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On this website I find this quote of King Sejong the Great:

“Being of foreign origin, Chinese characters are incapable of capturing uniquely Korean meanings. Therefore, many common people have no way to express their thoughts and feelings. Out of my sympathy for their difficulties, I have created a set of 28 letters. The letters are very easy to learn, and it is my fervent hope that they improve the quality of life of all people.”

But when I check the Wikisource edition of 훈민정음 (Hunminjeongeum) I do not see that final line, "and it is my fervent hope that they improve the quality of life of all people."

내가 이를 불쌍히 여겨, 새로 스물 여덟 글자를 만드니, 사람마다 하여금 쉽게 익혀, 날마다 씀에 편하게 하고자 할 따름이다.

Which Google Translate renders to:

There are a lot of people who can not open their minds even though there are things that foolish people want to talk about because they do not communicate with Chinese characters and Chinese characters. I have compassion for it, I make new twenty-eight letters, and everybody is easy to learn and to be comfortable with writing every day.

So is that quote incorrect? Did the King say "and it is my fervent hope that they improve the quality of life of all people”? Was there perhaps a royal proclamation or edict prior to the release of the book where this was stated?

(I know Google Translate is not a most accurate tool, but those are very different endings; "comfortable with writing every day" and "the quality of life of all people")

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    Note that the 훈민정음 was originally an edict in Classical Chinese. The preface is found on Wikipedia, and the relevant sentence is 欲使人人易習便於日用耳. – Michaelyus May 29 '19 at 11:38
  • @Michaelyus I hadn't realised. Yes, that is very important indeed, thank you – Johan88 May 30 '19 at 2:16
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First, don't trust Google Translate, especially if you're learning Korean.

Also, keep in mind that the modern Korean sentences you see are already a translation of the original middle Korean, so different people may "translate" the original to slightly different versions of modern Korean.

That said, the first translation seems a bit embellished. The sentence is roughly structured like this:

(A) 내가 이를 불쌍히 여겨, 새로 스물 여덟 글자를 만드니

= As I take pity on this and create twenty-eight new characters ...

The final character, -니 is a suffix to connect to phrases: usually B is the result of A, or what happens after A.

(B) 사람마다 하여금 쉽게 익혀, 날마다 씀에 편하게 하고자 할 따름이다.

= [my purpose is] only to make everyone learn it easily, and find it convenient to use every day.

The phrase structure is somewhat archaic, but it describes the intended outcome, i.e., what King Sejong intended to happen as a result of making these 28 characters (A).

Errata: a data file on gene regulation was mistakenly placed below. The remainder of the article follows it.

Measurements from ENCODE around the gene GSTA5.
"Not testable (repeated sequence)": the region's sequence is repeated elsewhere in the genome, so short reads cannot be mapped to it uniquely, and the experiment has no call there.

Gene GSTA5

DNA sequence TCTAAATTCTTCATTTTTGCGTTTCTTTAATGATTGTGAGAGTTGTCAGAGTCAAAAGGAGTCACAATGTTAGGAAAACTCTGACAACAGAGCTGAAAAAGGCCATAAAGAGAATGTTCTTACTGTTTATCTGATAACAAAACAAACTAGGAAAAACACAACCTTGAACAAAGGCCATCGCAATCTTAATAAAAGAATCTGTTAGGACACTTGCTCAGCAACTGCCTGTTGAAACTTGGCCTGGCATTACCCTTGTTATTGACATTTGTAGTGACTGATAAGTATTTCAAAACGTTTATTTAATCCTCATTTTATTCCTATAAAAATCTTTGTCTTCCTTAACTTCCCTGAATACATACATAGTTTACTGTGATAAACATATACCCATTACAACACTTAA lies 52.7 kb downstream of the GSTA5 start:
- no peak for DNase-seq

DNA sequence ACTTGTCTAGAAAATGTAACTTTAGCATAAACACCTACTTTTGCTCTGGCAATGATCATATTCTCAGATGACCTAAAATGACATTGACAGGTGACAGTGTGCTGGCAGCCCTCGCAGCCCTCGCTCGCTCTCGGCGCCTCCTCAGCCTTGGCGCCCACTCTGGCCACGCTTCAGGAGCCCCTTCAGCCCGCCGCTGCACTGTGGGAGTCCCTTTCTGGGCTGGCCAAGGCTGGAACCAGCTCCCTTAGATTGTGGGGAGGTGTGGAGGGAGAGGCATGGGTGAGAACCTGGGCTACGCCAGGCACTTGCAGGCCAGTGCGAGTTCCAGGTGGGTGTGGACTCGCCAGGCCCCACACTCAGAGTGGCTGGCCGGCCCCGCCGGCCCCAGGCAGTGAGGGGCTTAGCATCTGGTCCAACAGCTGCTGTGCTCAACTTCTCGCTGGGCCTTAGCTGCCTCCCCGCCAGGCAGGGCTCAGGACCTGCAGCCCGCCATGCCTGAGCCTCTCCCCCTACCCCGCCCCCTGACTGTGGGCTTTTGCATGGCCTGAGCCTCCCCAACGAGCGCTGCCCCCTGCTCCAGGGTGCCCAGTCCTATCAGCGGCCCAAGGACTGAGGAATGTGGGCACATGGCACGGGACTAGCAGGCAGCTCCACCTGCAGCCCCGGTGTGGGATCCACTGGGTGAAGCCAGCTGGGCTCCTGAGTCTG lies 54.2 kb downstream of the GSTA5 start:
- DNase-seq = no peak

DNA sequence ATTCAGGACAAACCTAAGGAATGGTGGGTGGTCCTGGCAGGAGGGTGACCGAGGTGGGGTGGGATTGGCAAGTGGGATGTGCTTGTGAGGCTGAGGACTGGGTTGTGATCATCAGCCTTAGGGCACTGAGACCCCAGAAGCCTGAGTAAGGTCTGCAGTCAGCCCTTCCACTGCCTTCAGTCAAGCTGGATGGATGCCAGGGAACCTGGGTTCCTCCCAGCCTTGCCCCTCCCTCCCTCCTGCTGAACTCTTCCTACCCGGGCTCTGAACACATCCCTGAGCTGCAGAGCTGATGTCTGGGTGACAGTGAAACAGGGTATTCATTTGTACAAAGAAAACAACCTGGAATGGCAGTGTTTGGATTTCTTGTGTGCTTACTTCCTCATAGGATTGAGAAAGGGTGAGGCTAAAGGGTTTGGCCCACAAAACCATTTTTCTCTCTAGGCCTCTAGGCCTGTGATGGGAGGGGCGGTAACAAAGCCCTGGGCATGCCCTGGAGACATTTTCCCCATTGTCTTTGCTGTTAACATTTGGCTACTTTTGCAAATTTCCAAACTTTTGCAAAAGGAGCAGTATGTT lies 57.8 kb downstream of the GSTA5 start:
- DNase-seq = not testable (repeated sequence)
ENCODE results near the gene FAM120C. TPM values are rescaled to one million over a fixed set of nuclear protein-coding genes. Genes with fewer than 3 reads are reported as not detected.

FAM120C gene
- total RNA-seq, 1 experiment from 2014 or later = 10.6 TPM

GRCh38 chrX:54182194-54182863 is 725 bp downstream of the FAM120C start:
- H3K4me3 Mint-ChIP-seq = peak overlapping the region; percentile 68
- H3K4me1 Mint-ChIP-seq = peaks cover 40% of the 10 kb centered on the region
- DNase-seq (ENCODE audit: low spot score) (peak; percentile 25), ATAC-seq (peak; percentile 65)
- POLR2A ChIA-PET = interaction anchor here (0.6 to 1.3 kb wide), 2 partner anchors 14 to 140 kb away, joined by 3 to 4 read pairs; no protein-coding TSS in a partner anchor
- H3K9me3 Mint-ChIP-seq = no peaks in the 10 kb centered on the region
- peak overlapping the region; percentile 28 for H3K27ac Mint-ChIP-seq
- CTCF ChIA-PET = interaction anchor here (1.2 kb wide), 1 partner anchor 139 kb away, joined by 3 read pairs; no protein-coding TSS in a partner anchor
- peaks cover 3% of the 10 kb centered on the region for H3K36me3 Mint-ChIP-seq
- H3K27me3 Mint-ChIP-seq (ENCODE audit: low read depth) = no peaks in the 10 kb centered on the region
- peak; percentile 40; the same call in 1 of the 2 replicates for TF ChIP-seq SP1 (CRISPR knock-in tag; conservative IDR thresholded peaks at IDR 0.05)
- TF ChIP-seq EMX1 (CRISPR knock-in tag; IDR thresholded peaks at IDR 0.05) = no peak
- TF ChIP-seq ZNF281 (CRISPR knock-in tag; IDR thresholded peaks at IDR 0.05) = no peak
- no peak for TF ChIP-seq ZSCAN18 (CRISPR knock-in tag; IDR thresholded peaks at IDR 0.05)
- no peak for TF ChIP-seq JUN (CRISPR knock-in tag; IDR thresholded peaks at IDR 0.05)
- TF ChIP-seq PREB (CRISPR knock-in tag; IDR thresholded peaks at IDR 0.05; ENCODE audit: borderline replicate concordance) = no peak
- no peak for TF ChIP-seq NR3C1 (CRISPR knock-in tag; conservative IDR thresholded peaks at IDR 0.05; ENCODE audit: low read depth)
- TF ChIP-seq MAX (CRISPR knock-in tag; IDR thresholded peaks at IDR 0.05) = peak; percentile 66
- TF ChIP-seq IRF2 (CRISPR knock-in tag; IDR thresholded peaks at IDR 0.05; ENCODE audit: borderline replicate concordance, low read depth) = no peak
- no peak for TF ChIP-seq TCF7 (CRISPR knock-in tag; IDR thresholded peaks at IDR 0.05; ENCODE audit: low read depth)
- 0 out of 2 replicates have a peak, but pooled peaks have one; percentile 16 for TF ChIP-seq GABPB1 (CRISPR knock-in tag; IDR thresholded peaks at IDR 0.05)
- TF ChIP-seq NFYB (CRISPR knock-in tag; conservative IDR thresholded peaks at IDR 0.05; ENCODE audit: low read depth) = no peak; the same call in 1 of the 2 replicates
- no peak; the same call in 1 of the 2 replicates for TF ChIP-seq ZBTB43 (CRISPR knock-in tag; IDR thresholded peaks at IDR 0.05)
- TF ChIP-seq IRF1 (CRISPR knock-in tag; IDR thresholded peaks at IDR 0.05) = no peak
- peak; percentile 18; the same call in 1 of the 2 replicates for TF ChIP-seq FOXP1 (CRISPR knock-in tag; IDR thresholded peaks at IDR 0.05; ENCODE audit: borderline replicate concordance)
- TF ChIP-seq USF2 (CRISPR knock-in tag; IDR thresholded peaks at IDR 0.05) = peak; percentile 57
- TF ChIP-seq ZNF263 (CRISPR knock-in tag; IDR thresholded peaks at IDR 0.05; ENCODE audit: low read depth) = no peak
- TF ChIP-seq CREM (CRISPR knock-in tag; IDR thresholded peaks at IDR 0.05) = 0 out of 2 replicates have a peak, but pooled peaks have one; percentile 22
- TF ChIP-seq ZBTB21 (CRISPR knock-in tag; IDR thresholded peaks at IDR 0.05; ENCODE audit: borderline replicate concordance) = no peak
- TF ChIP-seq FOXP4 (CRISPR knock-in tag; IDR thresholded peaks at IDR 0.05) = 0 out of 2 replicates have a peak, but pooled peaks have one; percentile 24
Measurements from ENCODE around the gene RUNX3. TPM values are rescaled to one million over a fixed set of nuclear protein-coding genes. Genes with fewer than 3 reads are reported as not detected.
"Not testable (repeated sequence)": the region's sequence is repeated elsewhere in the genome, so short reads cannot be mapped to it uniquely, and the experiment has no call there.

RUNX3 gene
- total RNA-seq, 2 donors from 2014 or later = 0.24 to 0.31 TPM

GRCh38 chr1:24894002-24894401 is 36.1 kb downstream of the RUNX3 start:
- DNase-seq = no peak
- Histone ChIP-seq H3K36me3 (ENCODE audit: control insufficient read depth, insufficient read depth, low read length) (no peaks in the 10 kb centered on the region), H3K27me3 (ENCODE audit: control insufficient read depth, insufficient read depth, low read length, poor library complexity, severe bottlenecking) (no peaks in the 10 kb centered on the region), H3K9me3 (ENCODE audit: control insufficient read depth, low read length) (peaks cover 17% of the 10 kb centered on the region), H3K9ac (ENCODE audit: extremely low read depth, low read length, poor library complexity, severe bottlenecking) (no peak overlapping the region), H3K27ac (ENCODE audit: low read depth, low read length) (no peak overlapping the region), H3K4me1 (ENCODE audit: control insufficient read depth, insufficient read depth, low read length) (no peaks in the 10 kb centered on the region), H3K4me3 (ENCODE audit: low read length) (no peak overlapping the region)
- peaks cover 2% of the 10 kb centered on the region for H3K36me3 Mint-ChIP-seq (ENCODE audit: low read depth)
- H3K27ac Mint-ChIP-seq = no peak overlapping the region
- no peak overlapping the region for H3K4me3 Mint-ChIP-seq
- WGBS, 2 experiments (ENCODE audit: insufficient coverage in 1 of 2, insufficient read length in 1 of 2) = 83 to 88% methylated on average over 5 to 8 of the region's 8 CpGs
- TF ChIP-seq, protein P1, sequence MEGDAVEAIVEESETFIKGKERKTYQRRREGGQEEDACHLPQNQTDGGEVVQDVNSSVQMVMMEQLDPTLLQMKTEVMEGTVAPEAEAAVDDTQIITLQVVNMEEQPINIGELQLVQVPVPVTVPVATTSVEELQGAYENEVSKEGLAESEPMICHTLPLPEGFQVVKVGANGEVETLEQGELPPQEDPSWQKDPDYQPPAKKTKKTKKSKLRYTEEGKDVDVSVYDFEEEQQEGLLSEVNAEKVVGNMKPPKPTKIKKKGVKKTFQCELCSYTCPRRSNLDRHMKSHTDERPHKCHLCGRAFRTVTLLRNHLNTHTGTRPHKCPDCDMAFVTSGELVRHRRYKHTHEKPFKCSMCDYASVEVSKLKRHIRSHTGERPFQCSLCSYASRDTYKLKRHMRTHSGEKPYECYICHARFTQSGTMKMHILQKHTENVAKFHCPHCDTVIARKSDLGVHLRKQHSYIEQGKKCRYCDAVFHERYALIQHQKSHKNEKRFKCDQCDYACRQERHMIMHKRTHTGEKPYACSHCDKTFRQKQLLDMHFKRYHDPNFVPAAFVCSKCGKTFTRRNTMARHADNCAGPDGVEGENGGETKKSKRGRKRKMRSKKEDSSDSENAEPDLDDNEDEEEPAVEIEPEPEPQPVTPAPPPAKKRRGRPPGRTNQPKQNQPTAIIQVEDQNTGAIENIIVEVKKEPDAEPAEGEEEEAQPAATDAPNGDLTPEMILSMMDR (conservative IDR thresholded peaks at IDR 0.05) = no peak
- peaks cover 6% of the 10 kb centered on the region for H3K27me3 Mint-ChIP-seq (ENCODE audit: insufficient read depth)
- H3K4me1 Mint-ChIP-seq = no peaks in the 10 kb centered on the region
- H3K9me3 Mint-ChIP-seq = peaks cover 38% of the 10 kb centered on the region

So, "it is my fervent hope" is somewhat accurate. The hope is that everyone learns these characters and find them useful in communication. So I think "improve the quality of life" doesn't really match the original phrase textually, although one can argue that it matches the underlying intention.

  • While we're at it, "incapable of capturing uniquely Korean meanings" sounds embellished as well. King Sejong was not a nationalist, and probably didn't care for "uniquely Korean meanings": major royal publications during Sejong's reign include books like 삼강행실도 Samgang Haengsildo, a picture book of morality stories depicting Confucian values.

    The original sentence was simply that "Chinese characters do not match our language well".

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  • Thanks ! Well, if you're correct the that'd a rather gross embellishment in my opinion. A beautiful sentiment yes, but it's not the role of proper translation to take words so far from their original meaning. How disappointing. – Johan88 May 27 '19 at 8:45
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Maybe Wikipedia's translation is accurate.

Because the speech of this country is different from that of China, it [the spoken language] does not match the [Chinese] letters. Therefore, even if the ignorant want to communicate, many of them in the end cannot state their concerns. Saddened by this, I have [had] 28 letters newly made. It is my wish that all the people may easily learn these letters and that [they] be convenient for daily use.

It says 사람마다 하여 쉽게 익혀 날로 씀에 편하게 하고자 할 따름이다 means All the people may easily learn these letters and that they be convenient for daily use, And I think this one is correct.

I don't think it means quality of life, although King Sejong wanted to improve that.

Those different endings came from 편하게 하고자 할 따름이다. It means and I want to make it comfort, and what does it means? In translation above, it means everyday life, while it in translation of wikipedia means use of (new) characters.

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  • Thanks. How disappointing that the translation is so far from the truth, even if it does reflect the underlying intention of the Great King. Bummer. – Johan88 May 27 '19 at 8:48

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